How did you get started? Did you always want to be an artist/illustrator?
I can attribute my talents to the doodles in the margins of every church bulletin I could get my hands on! I didn't consider children's literature until I did some freelance work a few years back for a non-profit startup that wanted to promote diversity in literature. From that job, I learned that my style compliments the whimsy a lot of kid lit contains.
What training do you have? For instance, are you self-trained, did you attend art school, do you have an art-related degree?
I studied animation at Huntington University and received my bachelor's in animation. I spent a lot of time learning how to make things move and wound up discovering I work better in individual moments. Some elements from my degree still come in handy, however: composition, character design, color theory, and story development.
What is your style? Do you have a preferred medium for your art?
I work in a hybrid of digital and hand-drawn illustrations. I've found a lot of the energy from my sketches carries over into the final product when I scan pencil drawings from my sketchbook.
Can you share an illustration and describe your process with it?
This illustration is a concept for a picture book I've written called Barto the Burro - an underdog story about privilege. All of the black lines you see here are scanned straight from my sketchbook. I work in Photoshop, so I adjusted the black/white curves on the scan layer and then colored in the characters with a Multiply layer style to avoid painting over my energetic, scratchy linework. The colors and background are all digital, so I have to work around my scans to paint the landscape behind the characters. This is the trickier side of this workflow I'm still ironing out.
Who would you say influenced you in the past and influences you now?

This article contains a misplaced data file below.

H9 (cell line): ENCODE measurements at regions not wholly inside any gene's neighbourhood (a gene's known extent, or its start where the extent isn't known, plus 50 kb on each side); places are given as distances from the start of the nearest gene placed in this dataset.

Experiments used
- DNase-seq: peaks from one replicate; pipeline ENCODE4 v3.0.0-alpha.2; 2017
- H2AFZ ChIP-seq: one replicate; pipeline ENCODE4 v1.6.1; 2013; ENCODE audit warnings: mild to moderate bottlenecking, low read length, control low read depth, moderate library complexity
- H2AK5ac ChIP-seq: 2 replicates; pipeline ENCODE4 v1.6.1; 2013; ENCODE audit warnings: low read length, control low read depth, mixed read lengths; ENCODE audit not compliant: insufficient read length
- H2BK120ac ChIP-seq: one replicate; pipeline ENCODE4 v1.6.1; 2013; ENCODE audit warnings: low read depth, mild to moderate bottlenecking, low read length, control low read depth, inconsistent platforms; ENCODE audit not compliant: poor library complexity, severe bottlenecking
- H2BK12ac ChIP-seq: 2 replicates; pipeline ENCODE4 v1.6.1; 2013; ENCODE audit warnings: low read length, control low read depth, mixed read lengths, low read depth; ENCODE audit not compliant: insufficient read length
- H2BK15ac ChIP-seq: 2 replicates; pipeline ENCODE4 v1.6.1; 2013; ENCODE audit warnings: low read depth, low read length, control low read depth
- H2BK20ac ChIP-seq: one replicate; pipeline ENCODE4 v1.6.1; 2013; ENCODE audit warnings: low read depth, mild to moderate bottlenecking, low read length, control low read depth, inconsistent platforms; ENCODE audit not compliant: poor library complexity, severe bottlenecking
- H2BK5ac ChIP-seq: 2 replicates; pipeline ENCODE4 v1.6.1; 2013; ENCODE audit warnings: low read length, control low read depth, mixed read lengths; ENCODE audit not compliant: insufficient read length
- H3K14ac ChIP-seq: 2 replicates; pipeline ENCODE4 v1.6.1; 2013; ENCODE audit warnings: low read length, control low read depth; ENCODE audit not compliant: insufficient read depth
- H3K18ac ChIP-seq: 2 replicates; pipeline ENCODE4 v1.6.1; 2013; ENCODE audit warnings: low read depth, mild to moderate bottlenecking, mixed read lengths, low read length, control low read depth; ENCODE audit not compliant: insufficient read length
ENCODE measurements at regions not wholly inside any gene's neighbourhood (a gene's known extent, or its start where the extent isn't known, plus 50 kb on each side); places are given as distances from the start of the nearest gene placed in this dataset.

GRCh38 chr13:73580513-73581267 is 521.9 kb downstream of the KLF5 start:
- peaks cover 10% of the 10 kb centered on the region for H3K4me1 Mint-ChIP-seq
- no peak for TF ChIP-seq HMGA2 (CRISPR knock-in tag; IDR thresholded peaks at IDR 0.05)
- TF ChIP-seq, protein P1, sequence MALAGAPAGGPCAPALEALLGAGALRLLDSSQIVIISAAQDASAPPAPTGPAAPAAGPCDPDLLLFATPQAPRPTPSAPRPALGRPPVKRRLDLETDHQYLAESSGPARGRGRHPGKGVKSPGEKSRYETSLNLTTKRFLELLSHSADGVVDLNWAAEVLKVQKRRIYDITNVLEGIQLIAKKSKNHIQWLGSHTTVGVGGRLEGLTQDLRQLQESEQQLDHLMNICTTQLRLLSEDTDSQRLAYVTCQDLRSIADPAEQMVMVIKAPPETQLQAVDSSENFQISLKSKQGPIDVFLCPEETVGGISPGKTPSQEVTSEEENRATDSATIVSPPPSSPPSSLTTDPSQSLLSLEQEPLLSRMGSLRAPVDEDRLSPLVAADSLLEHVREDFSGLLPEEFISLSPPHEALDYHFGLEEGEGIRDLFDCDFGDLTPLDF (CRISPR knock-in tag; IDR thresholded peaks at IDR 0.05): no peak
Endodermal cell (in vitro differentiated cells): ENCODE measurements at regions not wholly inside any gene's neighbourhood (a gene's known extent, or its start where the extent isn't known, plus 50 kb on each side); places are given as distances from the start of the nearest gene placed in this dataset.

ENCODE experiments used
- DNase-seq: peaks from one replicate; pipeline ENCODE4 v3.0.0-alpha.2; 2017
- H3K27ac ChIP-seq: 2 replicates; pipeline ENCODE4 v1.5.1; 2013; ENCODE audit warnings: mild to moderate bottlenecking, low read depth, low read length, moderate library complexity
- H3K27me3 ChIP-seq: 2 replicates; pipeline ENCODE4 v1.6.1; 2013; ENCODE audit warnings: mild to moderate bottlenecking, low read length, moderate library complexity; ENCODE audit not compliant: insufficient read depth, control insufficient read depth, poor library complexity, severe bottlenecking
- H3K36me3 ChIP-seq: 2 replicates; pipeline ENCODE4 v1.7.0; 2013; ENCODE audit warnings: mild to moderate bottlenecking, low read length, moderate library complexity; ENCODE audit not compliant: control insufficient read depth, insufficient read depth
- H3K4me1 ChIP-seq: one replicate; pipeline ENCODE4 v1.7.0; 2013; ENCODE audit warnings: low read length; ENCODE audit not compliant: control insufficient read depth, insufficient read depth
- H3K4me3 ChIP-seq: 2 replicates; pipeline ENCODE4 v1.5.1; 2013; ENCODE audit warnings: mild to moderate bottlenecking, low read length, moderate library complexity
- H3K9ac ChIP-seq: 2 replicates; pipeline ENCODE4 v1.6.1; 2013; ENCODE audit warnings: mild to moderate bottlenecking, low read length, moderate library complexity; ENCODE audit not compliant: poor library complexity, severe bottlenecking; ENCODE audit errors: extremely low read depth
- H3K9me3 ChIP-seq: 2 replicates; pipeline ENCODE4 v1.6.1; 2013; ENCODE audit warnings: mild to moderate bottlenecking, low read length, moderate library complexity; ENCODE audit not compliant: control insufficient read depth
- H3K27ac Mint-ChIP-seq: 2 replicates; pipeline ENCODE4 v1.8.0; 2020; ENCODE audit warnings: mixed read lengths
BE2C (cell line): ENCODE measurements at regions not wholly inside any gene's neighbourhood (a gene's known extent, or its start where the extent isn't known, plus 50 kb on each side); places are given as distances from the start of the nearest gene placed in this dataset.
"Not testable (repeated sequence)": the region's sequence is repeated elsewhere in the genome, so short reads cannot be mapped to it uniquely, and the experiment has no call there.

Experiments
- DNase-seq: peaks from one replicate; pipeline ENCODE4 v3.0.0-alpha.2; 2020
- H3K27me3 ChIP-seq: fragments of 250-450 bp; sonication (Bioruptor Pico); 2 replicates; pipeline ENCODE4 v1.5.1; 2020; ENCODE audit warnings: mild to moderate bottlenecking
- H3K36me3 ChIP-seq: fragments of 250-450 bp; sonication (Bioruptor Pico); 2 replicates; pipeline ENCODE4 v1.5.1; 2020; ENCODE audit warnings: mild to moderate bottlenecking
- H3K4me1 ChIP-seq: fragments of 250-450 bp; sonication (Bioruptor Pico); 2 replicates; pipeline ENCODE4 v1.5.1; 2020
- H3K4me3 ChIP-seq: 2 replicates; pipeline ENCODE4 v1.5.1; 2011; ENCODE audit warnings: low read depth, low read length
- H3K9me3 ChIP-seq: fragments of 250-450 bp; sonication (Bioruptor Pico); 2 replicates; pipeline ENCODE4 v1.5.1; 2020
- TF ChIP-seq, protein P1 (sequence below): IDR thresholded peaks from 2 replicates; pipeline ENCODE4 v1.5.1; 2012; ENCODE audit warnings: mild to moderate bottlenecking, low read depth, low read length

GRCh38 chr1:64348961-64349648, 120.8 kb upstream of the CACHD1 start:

Bill Watterson is hands-down my biggest inspiration. His art is brilliant, and his philosophies even more so. Calvin and Hobbes was entertaining to me as a 7-year-old and is even more entertaining (and thought-provoking) to me now. Watterson never compromises on the universality of his creative work, and as a result, I never felt like I was being talked down to as a kid nor alienated as an adult while reading Watterson. He's brilliant.
What does your creative or workspace look like?
Staring at a computer all day can drain my soul, so I keep lots of plants in my office to remind me that there is, in fact, a natural world out there. I have posters from some of my favorite movies and illustrators up for inspiration, as well as some clay on my standing desk that I sculpt with from time to time to let my hands and brain focus on something more tactile. And most importantly, there's a picture of myself and my lovely wife sitting on my plant shelf.
Do you have any upcoming projects you'd like to discuss, or other news to share?
I have several books in the oven that I have written and illustrated, for which I am seeking representation. With these stories, I hope to fulfill a need in a child without compromising with market trends, so if that's the kind of work you're interested in, keep an eye out this next year or so (or if you're an agent, send me a note!).
How/where can people reach out to you?